The purpose of this course is to introduce students to parallel programming. By the end of the course students will be able to design and implement working parallel programs in traditional (e.g., Java Threads) and emerging parallel programming models. Moreover, students will master fundamental concepts in parallelism and be able to reason about the correctness, performance, and the construction of parallel programs using different parallel programming paradigms (e.g., task parallelism, data parallelism) and mechanisms (e.g., threads, tasks, locks, communication channels). Finally, the course will examine how parallel programming methodologies can be applied in different algorithmic domains by investigating parallelization of algorithms.Topics include:
- Basic parallel programming concepts
- Parallel programming using Java
- Synchronization techniques
- Case studies of building parallel programs starting from sequential algorithms
Main text and reference book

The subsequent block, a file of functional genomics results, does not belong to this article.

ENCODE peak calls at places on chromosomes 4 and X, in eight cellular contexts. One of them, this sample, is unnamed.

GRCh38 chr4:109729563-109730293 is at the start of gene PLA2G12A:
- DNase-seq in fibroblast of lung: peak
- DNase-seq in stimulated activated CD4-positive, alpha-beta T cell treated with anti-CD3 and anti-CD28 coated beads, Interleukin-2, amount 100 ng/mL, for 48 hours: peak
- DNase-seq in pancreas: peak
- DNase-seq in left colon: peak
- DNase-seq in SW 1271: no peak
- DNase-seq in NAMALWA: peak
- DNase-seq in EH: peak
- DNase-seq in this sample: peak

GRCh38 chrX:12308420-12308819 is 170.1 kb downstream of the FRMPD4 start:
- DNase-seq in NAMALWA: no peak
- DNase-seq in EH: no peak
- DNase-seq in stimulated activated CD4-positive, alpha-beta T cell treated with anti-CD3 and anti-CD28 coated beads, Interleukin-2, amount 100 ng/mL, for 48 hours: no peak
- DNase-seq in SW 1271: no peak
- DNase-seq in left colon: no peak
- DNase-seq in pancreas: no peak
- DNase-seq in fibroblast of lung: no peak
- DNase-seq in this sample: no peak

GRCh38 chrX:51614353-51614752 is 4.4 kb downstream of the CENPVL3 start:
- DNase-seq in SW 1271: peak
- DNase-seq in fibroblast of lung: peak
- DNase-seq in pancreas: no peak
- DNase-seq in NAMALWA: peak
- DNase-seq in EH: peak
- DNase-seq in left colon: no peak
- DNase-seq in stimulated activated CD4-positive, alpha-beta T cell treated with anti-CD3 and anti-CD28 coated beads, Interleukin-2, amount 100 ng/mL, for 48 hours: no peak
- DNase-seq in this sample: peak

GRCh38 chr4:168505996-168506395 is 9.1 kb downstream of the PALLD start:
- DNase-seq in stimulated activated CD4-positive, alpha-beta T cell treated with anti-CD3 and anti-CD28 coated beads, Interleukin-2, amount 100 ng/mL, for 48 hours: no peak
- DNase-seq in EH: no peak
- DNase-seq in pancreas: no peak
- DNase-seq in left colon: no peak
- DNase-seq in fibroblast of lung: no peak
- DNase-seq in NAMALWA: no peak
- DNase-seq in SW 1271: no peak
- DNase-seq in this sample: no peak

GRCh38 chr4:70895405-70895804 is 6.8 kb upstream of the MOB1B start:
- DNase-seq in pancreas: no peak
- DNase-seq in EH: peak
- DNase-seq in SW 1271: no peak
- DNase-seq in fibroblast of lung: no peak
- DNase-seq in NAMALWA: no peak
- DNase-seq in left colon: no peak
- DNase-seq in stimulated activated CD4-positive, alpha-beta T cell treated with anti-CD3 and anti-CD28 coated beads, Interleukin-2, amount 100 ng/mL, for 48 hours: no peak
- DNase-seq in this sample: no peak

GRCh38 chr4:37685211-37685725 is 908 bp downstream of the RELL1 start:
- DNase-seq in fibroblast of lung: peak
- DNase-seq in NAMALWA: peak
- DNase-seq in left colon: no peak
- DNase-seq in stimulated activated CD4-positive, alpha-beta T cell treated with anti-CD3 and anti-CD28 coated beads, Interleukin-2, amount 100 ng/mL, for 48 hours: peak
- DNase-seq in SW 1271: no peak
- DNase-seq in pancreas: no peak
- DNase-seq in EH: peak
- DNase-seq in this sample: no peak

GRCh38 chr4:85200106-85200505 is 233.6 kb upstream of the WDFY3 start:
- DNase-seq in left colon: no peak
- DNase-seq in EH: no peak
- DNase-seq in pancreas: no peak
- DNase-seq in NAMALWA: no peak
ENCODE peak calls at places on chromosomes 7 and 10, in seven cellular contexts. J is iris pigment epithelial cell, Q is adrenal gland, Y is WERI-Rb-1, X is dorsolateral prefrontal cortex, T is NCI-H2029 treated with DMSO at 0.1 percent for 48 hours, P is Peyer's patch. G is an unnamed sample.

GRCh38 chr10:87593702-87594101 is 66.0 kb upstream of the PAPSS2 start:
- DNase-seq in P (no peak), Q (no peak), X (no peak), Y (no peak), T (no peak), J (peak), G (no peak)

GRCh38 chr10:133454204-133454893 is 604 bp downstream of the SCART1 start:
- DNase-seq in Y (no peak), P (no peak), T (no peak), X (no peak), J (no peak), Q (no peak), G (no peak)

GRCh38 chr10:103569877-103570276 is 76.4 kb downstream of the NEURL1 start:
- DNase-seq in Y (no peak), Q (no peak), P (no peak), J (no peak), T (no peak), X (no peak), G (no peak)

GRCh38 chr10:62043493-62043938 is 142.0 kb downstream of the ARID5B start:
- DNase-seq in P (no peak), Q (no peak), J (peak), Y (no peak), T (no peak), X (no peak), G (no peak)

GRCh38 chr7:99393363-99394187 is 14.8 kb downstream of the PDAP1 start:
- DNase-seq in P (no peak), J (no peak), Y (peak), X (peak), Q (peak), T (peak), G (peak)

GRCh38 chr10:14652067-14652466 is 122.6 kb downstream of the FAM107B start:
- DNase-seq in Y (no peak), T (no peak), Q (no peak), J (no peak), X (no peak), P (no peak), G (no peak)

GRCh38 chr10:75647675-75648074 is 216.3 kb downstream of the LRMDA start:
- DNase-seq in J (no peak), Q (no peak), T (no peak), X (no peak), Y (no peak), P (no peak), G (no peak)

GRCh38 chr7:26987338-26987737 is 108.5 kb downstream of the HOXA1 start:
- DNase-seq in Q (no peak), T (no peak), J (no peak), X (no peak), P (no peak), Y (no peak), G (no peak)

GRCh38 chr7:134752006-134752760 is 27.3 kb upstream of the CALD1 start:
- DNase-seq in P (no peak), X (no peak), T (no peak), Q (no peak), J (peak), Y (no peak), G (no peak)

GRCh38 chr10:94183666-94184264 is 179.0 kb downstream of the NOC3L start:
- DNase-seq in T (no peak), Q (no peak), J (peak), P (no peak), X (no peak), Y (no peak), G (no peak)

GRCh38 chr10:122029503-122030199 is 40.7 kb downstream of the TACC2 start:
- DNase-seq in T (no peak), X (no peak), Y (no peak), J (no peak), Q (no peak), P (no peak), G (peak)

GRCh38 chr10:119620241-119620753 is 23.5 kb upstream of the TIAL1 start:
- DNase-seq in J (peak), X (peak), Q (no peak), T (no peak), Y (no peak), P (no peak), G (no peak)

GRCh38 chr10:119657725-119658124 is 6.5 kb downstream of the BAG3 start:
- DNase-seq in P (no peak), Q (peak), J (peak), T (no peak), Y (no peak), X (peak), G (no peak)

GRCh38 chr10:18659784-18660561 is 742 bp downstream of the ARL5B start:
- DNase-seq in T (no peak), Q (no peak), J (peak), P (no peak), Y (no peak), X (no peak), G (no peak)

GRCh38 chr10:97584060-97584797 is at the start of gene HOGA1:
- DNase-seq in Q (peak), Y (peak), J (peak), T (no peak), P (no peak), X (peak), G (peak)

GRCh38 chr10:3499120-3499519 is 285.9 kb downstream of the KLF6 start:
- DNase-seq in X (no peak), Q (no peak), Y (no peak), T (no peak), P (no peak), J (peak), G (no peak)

- Introduction to Java Programming, 2014. Daniel Liang. ISBN-13: 9780133813463
- Java Concurrency in Practice, 2006. Brian Goetz, Tim Peierls, Joshua Bloch, Joseph Bowbeer, David Holmes, Doug Lea. ISBN-13: 9780321349606
- The Art of Multiprocessor Programming, 2011. Maurice Herlihy, Nir Shavit. Morgan Kaufmann. Also available online in the ETH network.
Related resources, text and reference books
- Sophomoric Parallelism and Concurrency (from: spac)
- The Little Book of Semaphores
- Programming concurrency on the JVM, 2011. Venkat Subramaniam
- Structured Parallel Programming: Patterns for Efficient Computation, 2012. Michael McCool, Arch Robison, James Reinders.
- Patterns for Parallel Programming, 2004. Timothy G. Mattson, Beverly A. Sanders, Berna L. Massingill.
- A minicourse on multithreaded programming. Charles E. Leiserson, Harald Prokop.
Introduction to Java books (freely available)
- How to Think Like a Computer Scientist, 2012. Allen B. Downey.
- Introduction to Programming Using Java, 2011. David J. Eck.
Presentation ScheduleAll course materials are password protected using your ETHZ credentials.
ExercisesThe assignment of students into exercise groups. Students should bring their laptops to the exercise sessions as most of the exercises involve programming.
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Exams and Grading
There is a written, centralized exam after the end of the semester. Exercise sessions are not graded.
- 100% of grade made up from written exam